From here, we move on to a “morning sequence” in which we try and incorporate as many events as possible into a sequence, all based around the morning. We may do this over several days, and then repeat the operation for the afternoon. Eventually we have the four parts of the day established, described and set out in a time line. Our first excursion into the meaning of time is complete. For some people this might be little more than a revision exercise, for others it can be a complex journey taking a number of sessions; the key issue is for the individual to be secure in the knowledge before moving on.
When we are ready to go forward, we then have another major issue to look at: the week. We establish the number of days, and set out a pack of seven cards which have to be put in order. Once we have the order we can also add some details about certain days. We might ask, at this stage, “What is special about a Sunday?” (shops are shut, we get up late, we have fried breakfast…) Many of these “Sunday concepts” won’t be joined together by the time-blind person, but, by being set out in this way, and then recited each time the Sunday card is put down, they become real and become linked to “Sunday”.
So we proceed step by step, covering different time periods. We find that working in sequence, for example starting with seconds and ending with centuries, is not necessarily the best way forward. Working with what seem to be more meaningful units of time (“morning” or “Sunday”) early on helps us secure the meanings related to the individual’s life.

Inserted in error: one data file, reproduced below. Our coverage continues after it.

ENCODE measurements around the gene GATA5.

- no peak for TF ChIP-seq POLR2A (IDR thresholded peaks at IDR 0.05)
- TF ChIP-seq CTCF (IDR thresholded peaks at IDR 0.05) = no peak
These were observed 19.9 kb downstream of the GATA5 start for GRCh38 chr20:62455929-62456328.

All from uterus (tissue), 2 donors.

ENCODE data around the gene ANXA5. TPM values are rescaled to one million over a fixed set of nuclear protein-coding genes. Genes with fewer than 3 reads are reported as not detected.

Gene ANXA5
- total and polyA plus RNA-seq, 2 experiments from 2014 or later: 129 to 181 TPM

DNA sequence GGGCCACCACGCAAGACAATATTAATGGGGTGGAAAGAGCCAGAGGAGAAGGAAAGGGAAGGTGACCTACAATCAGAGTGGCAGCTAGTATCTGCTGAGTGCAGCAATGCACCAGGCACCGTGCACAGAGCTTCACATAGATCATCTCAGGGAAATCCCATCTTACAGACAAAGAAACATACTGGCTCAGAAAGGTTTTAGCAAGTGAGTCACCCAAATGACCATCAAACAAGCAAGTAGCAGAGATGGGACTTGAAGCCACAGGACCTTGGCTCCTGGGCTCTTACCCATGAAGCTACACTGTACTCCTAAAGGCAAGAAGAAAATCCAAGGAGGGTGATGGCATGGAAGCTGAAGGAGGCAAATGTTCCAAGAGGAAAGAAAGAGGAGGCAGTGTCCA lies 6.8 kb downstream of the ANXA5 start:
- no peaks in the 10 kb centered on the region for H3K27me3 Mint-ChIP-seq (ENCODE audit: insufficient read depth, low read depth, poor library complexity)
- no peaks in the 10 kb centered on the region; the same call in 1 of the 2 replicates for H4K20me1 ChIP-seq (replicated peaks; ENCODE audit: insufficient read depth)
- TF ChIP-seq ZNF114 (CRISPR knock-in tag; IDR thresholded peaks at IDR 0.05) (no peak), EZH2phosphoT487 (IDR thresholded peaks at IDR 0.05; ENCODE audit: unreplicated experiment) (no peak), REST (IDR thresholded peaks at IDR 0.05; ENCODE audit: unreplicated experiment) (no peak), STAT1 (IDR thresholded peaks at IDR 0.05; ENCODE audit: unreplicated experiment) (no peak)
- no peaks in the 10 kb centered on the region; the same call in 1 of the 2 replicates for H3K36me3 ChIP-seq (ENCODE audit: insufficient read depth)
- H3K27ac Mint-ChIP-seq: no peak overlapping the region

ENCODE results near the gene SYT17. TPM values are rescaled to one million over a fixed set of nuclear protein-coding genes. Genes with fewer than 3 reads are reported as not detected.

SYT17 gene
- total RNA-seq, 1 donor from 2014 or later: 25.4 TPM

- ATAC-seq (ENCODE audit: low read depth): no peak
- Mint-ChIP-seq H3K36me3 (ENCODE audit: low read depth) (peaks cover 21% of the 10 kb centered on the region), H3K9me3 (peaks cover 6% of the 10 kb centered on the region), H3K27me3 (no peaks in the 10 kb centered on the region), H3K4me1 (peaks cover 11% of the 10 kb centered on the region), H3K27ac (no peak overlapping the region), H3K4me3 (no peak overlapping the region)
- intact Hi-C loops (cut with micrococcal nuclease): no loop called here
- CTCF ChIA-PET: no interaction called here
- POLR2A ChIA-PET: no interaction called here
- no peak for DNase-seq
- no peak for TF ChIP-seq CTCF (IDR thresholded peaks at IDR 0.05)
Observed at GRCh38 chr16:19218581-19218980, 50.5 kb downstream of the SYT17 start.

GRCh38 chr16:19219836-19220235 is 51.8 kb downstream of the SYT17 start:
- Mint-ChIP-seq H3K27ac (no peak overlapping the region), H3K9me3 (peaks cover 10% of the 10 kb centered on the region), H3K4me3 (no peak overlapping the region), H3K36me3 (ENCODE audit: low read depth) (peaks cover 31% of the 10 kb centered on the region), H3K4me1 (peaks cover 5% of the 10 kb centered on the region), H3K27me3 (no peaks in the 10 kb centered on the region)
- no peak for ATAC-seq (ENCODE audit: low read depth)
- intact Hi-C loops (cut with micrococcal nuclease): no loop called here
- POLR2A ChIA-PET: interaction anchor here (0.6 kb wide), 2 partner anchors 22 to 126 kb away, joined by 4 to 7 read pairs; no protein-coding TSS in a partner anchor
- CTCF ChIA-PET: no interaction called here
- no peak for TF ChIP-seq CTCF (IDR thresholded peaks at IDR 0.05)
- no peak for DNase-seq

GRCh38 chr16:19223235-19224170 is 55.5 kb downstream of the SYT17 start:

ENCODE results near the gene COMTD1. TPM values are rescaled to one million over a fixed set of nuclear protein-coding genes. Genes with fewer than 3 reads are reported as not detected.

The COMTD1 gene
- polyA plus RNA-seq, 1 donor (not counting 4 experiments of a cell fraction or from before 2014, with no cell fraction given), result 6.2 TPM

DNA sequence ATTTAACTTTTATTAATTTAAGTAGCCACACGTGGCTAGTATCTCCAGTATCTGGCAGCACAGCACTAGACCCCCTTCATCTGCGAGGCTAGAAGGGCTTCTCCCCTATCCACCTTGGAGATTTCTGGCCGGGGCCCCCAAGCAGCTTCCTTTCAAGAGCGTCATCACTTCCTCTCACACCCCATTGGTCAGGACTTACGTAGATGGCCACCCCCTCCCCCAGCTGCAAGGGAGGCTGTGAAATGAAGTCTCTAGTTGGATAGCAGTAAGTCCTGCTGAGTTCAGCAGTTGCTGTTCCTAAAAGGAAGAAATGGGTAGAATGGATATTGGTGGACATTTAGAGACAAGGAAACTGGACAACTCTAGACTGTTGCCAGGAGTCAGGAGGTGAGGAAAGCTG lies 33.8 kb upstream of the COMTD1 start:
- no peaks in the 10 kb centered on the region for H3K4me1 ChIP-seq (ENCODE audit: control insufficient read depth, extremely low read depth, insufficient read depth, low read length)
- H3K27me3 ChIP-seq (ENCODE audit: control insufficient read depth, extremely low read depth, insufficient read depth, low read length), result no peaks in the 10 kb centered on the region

Thus it is that, after the week, we move to the seasons, then back to the months, and then the days of the month. From here it is back to minutes, seconds and hours, before jumping on to the year, weeks, decades, centuries and then finally onto the clock. The point here is that there is also constant revision, and constant referencing of the time periods to the individual’s experience. And the clock is only introduced once everything else is secure.
This is where our approach is so different from the conventional method of teaching the time, but the fact is, for a person who is time-blind, the clock is a meaningless concept. Only when the meaning behind the concept of “time” is in place can the clock, and hence the bus timetable, be made real.
As we move through the process, we relate time to the physical properties of the universe: the rising and setting sun, the phases of the moon, the seasons and so on. This ultimately shows that time has some sort of origin and meaning beyond ourselves. But, for the most part, we work with the individual and how time affects him or her.
Of course, some people find it hard to believe that anyone can have such problems with the notion of time. If you come across a parent of a pupil who expresses this view you might care to give that parent this problem to solve:
You suddenly find yourself on an alien planet. There are three suns in the sky and the red one is just rising above the distant mountain. You can also make out two moons near the horizon which you are told is “the south”. By your side is a device which contains 17 different characters. How long is it to New Year’s Eve?
Trying to answer that question from the information given is what it is like to be time-blind.
Tony Attwood is author of The Key To Time, a book of activities for children who have difficulties with the sequences of time. It is published by First and Best in Education. For further information visit:
Article first published in SEN Magazine issue 43: November/December 2009.